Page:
Osteopathy; the New Science by William Livingston Harlan

The volume collects and comments a series of relevant articles on the new science of osteopathy, highlighting legal, historical and theoretical aspects.

Publisher: Press of Donohue & Henneberry, Chicago

Year of publication: 1898

Num er of pages: 266

 

 

 

 

 

The author asserts in the first pages to be the first one to write a book on osteopathy (but by that time Barber’s volume (Osteopathy the New Science of Healing) and the first edition of A. T. Still’s autobiography had already been published, in 1896 and 1897 respectively).

The book is a commented collection of different articles. For example, it contains the narration of the recognition of osteopathy in the state of Colorado (reporting in full the objections submitted by the medical class) and the reprint of a letter by his colleague AL Conger,1 and a letter by Helen de Lendrecie,2 both previously appeared on the Journal of Osteopathy.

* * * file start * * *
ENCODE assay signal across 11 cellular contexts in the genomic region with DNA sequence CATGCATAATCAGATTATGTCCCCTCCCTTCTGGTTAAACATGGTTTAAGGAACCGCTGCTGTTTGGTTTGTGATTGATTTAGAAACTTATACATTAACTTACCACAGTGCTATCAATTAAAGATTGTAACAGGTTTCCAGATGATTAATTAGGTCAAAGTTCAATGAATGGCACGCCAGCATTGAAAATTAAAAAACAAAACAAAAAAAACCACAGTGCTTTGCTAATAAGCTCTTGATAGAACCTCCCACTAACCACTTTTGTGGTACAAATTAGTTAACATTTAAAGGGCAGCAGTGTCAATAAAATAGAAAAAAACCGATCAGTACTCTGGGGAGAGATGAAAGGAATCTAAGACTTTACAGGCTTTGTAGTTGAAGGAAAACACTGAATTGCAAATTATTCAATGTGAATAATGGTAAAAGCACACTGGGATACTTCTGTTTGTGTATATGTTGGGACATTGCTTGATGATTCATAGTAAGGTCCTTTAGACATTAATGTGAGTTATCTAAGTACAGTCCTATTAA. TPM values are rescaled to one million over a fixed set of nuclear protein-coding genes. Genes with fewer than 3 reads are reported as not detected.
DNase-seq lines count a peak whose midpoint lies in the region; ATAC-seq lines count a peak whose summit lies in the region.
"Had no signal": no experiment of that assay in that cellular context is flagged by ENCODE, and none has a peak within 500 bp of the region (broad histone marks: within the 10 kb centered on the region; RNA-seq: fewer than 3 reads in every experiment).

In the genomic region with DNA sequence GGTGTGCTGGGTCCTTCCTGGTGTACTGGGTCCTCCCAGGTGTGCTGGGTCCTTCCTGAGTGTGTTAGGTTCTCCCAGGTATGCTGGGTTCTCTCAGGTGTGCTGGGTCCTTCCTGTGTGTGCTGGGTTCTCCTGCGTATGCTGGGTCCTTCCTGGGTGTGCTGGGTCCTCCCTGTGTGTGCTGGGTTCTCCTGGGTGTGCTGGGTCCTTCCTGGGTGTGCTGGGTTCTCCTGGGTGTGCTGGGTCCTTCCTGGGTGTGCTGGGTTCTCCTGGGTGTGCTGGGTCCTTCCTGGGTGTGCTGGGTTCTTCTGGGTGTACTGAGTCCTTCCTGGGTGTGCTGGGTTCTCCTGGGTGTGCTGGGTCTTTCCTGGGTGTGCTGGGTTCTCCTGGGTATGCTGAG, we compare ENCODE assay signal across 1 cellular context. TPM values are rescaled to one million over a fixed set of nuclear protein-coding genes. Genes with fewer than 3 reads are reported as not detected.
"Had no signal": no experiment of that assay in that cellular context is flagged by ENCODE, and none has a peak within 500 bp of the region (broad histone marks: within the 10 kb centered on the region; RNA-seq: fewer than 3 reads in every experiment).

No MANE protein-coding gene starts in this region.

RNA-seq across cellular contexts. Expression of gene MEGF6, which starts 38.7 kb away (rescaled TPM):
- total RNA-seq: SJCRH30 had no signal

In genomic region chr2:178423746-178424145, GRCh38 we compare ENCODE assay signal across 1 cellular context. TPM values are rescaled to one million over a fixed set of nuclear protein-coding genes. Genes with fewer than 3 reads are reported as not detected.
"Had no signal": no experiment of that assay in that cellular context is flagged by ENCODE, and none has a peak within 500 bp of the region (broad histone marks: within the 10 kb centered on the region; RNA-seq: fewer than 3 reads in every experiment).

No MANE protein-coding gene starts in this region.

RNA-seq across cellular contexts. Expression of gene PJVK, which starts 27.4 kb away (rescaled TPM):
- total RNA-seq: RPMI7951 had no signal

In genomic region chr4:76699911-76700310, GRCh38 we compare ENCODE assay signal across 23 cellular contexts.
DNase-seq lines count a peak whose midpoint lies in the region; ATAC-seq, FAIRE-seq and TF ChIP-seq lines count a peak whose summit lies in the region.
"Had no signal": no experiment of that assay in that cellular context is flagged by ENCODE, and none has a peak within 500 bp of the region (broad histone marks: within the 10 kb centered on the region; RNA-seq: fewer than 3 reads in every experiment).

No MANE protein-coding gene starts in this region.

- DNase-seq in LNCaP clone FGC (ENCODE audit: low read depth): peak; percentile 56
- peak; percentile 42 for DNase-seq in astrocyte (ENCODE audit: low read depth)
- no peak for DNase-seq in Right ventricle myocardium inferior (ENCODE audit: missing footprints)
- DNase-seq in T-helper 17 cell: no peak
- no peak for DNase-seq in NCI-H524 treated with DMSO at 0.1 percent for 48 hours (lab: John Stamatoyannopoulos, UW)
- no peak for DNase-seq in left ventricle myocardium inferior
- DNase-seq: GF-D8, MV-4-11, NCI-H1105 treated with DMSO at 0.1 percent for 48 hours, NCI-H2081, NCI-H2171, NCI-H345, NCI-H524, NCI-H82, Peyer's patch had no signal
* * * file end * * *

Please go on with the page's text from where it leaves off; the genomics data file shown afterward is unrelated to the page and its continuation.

Pages 228-242 contain thank-you letters of satisfied clients, and at page 259 we find the diploma awarded to Dr Harlan  by the ASO.

Strengths: an interesting collection, from which we can understand the nature of the arguments to which the representatives of the “new science” of osteopathy would resort when they had to explain its theoretical basis to the legislators, the medical class and the public.

Weaknesses: the consultation of this book is complicated because of the lack of both an index at the beginning of the volume and an analytical index. Sometimes it is not immediately clear if the author is offering an original contribution or if he is reporting the words of others.

  1. Conger, AL. “The Growth of Osteopathy”, Journal of Osteopathy, June 1897, v.4, n.2:54-58.
  2.  De Lendrecie, H. “A Brilliant Legislative Victory”, Journal of Osteopathy, June 1897, v.4, n.2:81-83.

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